Losers and a Few Winners: Here's the Cars That Bucked the Trend in 2018
Don’t worry, it isn’t a long list. You won’t be here all day. While the industry coasted to a surprising, yet slight, year-over-year volume increase in 2018, automakers can’t thank America’s desire for traditional passenger cars for eking out a win. Light trucks carried the day, with car sales plunging to new lows. Industry-wide, U.S. car sales sank 13.1 percent in 2018, pushing their share of the market to just over 31 percent.
Within this soup of sales, a handful of conventional passenger cars exist that held their ground, straining mightily against gale force headwinds. Maybe it’s a futile battle, but it’s worth noting these survivors.
Scheduled with a date with death in the North American market, the plucky Ford Fiesta nonetheless closed out 2018 with a sales victory. As its equally doomed Ford peers tanked, the Fiesta managed a 17.8 percent year-over-year December sales increase, as well as an 11.9 percent gain for the year. We admire its determination.
The last of the German-crafted GMs did well in 2018 because it didn’t do well in 2017. The wind-down of the previous-generation model in 2017 sunk volume to one-quarter of the generation’s best sales year of 2011. Still, the new Regal, joined by its TourX wagon sibling, did manage to climb out of a trough. December sales rose 21.1 percent, year over year, with the model posting a 22.1 percent gain for the year.
Maybe it’s shoppers realizing this rear- or all-wheel drive sedan will soon depart our lives. Maybe it’s incentives. Whatever the cause, Americans rewarded the doomed CTS with additional sales in 2018. December’s tally tops that of last year’s by 9 percent, with full-year sales rising 8.5 percent.
America loves the Dodge Challenger, as there’s nothing else like it. A full-size two-door sedan with a buffet of power options that looks dynamite even in base clothing, the Canadian-built Challenger is America’s darling. Riding on ancient bones and having seen only one significant refresh in its decade-long life, the Challenger was the only LX-platform car to see a sales gain in 2018. Would you believe the Challenger actually set a sales record last year? It’s true. While December showed an 8 percent year-over-year drop, the full-year tally has the Challenger up 3 percent, beating the model’s 2015 volume record. We salute you, Challenger.
As the longest-lasting car on American roads, Toyota’s big Avalon sedan continues truckin’ along, now with a controversial face. The makeover, which saw the addition of perhaps the largest car grille of the 21st century, helped the Avalon post a YoY December sales gain of 4.6 percent and a full-year gain of 3.1 percent.
Wait, no model, you ask? That’s right. While long-running nameplates in the stable of the Big H saw their 2018 sales fall lower than the year before, the mid-year addition of the Insight meant Honda cars, as a collective, posted a 4.2 percent climb. That’s a rare thing for a large automaker these days.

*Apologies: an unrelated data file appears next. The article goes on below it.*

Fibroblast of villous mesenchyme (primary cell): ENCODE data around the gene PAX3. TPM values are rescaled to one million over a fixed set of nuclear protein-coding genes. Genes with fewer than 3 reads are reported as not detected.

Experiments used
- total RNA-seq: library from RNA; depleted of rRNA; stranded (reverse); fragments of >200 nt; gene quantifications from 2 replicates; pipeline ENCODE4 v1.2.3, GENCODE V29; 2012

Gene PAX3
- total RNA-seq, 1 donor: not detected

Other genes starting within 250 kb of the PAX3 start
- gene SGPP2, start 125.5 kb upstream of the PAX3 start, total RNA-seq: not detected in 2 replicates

Helped along by a 2017 sales wind-down and the second-generation model’s significantly improved range, the gas-free Leaf had a good year. Not a 2014-style great year, but a good one, nonetheless. The non-snobby EV ended 2018 with sales up 31 percent over 2017.
With the Focus now gone and the Cruze soon to follow, Hyundai might be able to attract more value-conscious compact car buyers in 2019. That’s the hope, anyway. Bearing a significant refresh towards the end of 2018, the Elantra managed a slim victory over 2017’s full-year tally, edging up 1.1 percent. The same can’t be said for other cars flying the Hyundai flag.
Sporting a fresh exterior that earned applause from several TTAC members, the subcompact Kia Rio held its own in 2018. While December sales fell short of the previous year’s tally by just 10 units, its year-to-date volume was a different story. Sales rose 37.1 percent last year. Keep in mind that this showing is only half as good as the model’s 2012 volume, but small victories deserve polite celebration.
Ugh. You guys brought this thing’s volume up 9.1 percent in 2018, while buying fewer C-Class sedans. Good job. *Golf clap*
BMW 5 Series
Dignified, sporting, midsize luxury was not a disappearing trait at BMW last year. The brand’s 5 Series earned itself an 8.1 percent sales increase in 2018, though much of this can be credited to a light sales month in January 2017.
BMW 6 Series
No such year-over-year trickery for the brand’s 6 Series line. The diverse bodystyle offerings found in the 6 Series stable tempted more American buyers in 2018, earning the line a 12.1 percent sales increase.
The car people love to hate seems to be getting the last laugh. Clearly, cheap cars have a place in our landscape and, truth be told, it would be a crime if the segment died. Many people are persuaded by low, low entry prices, and the Mirage is all about low price — and horsepower. Quips aside, it was a good year for the Mirage hatch and sedan. December sales volume rose 71 percent, year over year, helping the model finish the year with an 8.8 percent volume increase. Last year, Mitsubishi enjoyed its best sales showing since 2007.
[Images: Ford, General Motors, Fiat Chrysler, Steph Willems/TTAC, Honda, Nissan, Hyundai, Kia Motors, Daimler AG, BMW Group, Mitsubishi Motors]
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Aside from the Elantra, the Ioniq saw a sales increase for Hyundai. W/ a new model, the Veloster has seen an increase in sales for the past couple of months, so should see an increase in year-to-year sales for 2019. On the non-"car" side, the Tucson saw a pretty hefty increase and the Santa Fe, like the Veloster, should see a year-to-year sales for 2019.
So, the Regal was made by Opel in Germany. Normally that would win praises on here. However, GM sold Opel to Peugeot-Citroen. I'm afraid Regal parts may be hard to find before the warranty even ends.